a system in time, and observations are made in time. PDEs model the evolution

of a system in both time and space; the system can be observed both in a time

interval and in a spatial region (which may be one-, two-, or three-dimensional).

PDE models may also be independent of time, but depend on several spatial

variables. Two examples of PDEs are

utt(x, t) − c2uxx(x, t) = 0, (wave equation) uxx(x, y) + uyy(x, y) = 0. (Laplace’s equation)

qc322@nyu.edu

1.1 PDE Models 3

The wave equation describes the propagation of waves in a one dimensional

medium. The unknown function u = u(x, t) is a function of position x and time

t. In Laplace’s equation, the unknown state is a function u = u(x, y), where x

and y are spatial variables. It models, for example, equilibrium temperatures

in a two-dimensional region of the plane with prescribed temperatures on its

boundary.

Example 1.1

(Heat flow) Consider the problem of determining the temperature in a thin,

laterally insulated, cylindrical, metal bar of length l and unit cross-sectional

area, whose two ends are maintained at a constant zero degrees, and whose

temperature initially (at time zero) varies along the bar and is given by a fixed

function φ(x). See Figure 1.1.

Figure 1.1 A laterally insulated metal bar with zero temperature at both

ends. Heat flows in the axial, or x-direction, and u(x, t) is the temperature of

the cross-section at x at time t. At time t = 0 the temperature at locations x

is given by φ(x)

How does the bar cool down? In this case, the state variable u is the tempera-

ture, and it depends upon both when the measurement is taken and where in

the bar it is taken. Thus, u = u(x, t), where t is time and 0 < x < l. The equa-

tion governing the evolution of the temperature u is called the heat equation

(we derive it in Section 1.3), and it has the form

ut = kuxx. (1.1)

Observe that the subscript notation is used to indicate partial differentiation,

and we rarely write the independent variables, preferring u to u(x, t). The equa-

tion states that the partial derivative of the temperature with respect to t must

qc322@nyu.edu

4 1. The Physical Origins of Partial Differential Equations

equal the second partial derivative of the temperature with respect to x, multi-

plied by a constant k. The constant k, called the diffusivity, is a known param-

eter and a property of the bar; it can be determined in terms of the density,

specific heat, and thermal conductivity of the metal. Values for these physical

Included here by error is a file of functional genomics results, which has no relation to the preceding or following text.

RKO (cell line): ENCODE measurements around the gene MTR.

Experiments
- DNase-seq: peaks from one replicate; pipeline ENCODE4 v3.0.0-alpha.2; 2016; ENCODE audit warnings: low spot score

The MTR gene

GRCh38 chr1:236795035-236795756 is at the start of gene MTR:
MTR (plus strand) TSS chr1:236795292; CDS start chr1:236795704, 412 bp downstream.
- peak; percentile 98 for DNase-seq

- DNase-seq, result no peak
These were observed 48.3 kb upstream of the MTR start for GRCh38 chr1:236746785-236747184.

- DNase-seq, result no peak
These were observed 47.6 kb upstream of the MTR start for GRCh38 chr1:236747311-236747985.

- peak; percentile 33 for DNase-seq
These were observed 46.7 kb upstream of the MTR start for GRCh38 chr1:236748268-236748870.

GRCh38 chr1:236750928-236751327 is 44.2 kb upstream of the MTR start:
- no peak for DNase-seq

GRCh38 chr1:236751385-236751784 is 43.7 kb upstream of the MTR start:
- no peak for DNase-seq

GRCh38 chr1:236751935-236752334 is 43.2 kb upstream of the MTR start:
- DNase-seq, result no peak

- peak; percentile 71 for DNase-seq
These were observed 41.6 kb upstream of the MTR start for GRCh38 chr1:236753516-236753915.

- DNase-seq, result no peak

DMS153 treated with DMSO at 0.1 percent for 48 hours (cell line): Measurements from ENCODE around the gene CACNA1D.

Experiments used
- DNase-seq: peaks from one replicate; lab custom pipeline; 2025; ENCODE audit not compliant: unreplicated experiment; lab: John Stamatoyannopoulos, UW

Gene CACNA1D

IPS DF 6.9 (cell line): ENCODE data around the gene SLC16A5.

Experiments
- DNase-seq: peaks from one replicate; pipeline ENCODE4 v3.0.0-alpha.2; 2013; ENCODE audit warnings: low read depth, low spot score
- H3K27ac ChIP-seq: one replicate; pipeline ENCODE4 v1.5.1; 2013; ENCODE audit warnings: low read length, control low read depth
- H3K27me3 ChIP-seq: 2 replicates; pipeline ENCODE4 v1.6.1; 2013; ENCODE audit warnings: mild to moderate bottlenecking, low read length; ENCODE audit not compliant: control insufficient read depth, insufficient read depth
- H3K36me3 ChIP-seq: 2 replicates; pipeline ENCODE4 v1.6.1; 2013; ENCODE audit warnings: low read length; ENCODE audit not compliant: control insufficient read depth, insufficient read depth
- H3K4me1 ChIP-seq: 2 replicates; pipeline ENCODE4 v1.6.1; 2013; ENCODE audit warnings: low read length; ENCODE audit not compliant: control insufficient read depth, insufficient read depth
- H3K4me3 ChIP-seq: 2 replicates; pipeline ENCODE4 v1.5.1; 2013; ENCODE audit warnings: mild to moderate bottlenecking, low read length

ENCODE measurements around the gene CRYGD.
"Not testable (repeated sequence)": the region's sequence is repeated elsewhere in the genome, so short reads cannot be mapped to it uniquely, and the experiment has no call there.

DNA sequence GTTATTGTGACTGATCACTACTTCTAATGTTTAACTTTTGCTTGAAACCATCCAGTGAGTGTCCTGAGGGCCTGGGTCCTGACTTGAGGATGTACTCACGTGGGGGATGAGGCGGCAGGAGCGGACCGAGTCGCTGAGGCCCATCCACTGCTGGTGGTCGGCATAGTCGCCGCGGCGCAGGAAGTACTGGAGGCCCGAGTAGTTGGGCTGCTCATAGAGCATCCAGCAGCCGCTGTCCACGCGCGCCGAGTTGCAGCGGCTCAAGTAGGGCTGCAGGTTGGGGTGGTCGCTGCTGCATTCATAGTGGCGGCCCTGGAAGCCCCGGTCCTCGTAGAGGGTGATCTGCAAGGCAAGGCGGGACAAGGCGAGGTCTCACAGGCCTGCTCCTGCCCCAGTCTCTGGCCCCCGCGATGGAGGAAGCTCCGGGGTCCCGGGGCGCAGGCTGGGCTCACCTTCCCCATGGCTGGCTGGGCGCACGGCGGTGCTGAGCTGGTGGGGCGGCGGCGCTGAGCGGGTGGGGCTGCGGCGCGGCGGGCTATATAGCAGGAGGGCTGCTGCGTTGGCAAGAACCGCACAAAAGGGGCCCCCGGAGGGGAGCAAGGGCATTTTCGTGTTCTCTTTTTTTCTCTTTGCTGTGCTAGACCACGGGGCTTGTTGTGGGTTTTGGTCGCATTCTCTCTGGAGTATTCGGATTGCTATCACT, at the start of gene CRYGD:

constants for different materials can be found in handbooks or online. Later we

observe that (1.1) comes from a basic physical law (energy conservation) and

an empirical observation (Fourier’s heat conduction law). The conditions that

the end faces of the bar are maintained at zero degrees can be expressed by the

equations

u(0, t) = 0, u(l, t) = 0, t > 0, (1.2)

which are called boundary conditions because they impose conditions on the

temperature at the boundary of the spatial domain. The stipulation that the

bar initially has a fixed temperature φ(x) degrees across its length is expressed

mathematically by

u(x, 0) = φ(x), 0 < x < l. (1.3)

This condition is called an initial condition because it specifies the state

variable at time t = 0. The entire set of equations (1.1)–(1.3)—the PDE and

the auxiliary conditions—form the mathematical model for heat flow in the

bar. Such a model in the subject of PDEs is called an initial boundary value

problem. The invention and analysis of such models are the subjects of this

book. �

In this heat flow model, the state variable u, the temperature, depends upon

two independent variables, a time variable t and a spatial variable x. Such a

model is an evolution model. Some physical systems do not depend upon

time, but rather only upon spatial variables. Such models are called steady

state or equilibriummodels. For example, if Ω is a bounded, two-dimensional

spatial domain representing a planar, laminar plate, and on the boundary of

Ω, denoted by ∂Ω, there is imposed a given, time-independent temperature,

then the steady-state temperature distribution u = u(x, y) inside Ω satisfies

the Laplace equation, a partial differential equation having the form

uxx + uyy = 0, (x, y) ∈ Ω. (1.4)

If we denote the fixed boundary temperature by f(x, y), then (1.4) along with

the boundary condition

u(x, y) = f(x, y), (x, y) ∈ ∂Ω, (1.5)

is an equilibrium model for temperatures in the plate. In PDEs these spatial

models are called boundary value problems. Solving Laplace’s equation

qc322@nyu.edu

1.1 PDE Models 5

(1.4) in a region Ω subject to a given condition (1.5) on the boundary is a

famous problem called the Dirichlet problem.

In general, a second-order evolution PDE in one spatial variable and time

is an equation of the form

G(x, t, u, ux, ut, uxx, utt, uxt) = 0, x ∈ I, t > 0, (1.6)

where I is a given spatial interval, which may be a bounded or unbounded.

The equation involves an unknown function u = u(x, t), the state variable, and

some of its partial derivatives. The order of a PDE equation is the order of

the highest derivative that occurs. The PDE is almost always supplemented

with initial and/or boundary conditions that specify the state u at time t = 0

and on the boundary. One or more parameters, which are not explicitly shown,

may also occur in (1.6).

PDEs are classified according to their order and other properties. For exam-

ple, as is the case for ODEs, they are classified as linear or nonlinear. Equation

(1.6) is linear if G is a linear function in u and in all of its derivatives; how

the independent variables x and t appear is not relevant. This means that the

unknown u and its derivatives appear alone and to the the first power. Other-

wise, the PDE is nonlinear. A linear equation is homogeneous if every term

contains u or some derivative of u. It is nonhomogeneous if there is a term

depending only on the independent variables, t and x.

Example 1.2

Both second-order equations

ut + uuxx = 0 and utt − ux + sinu = 0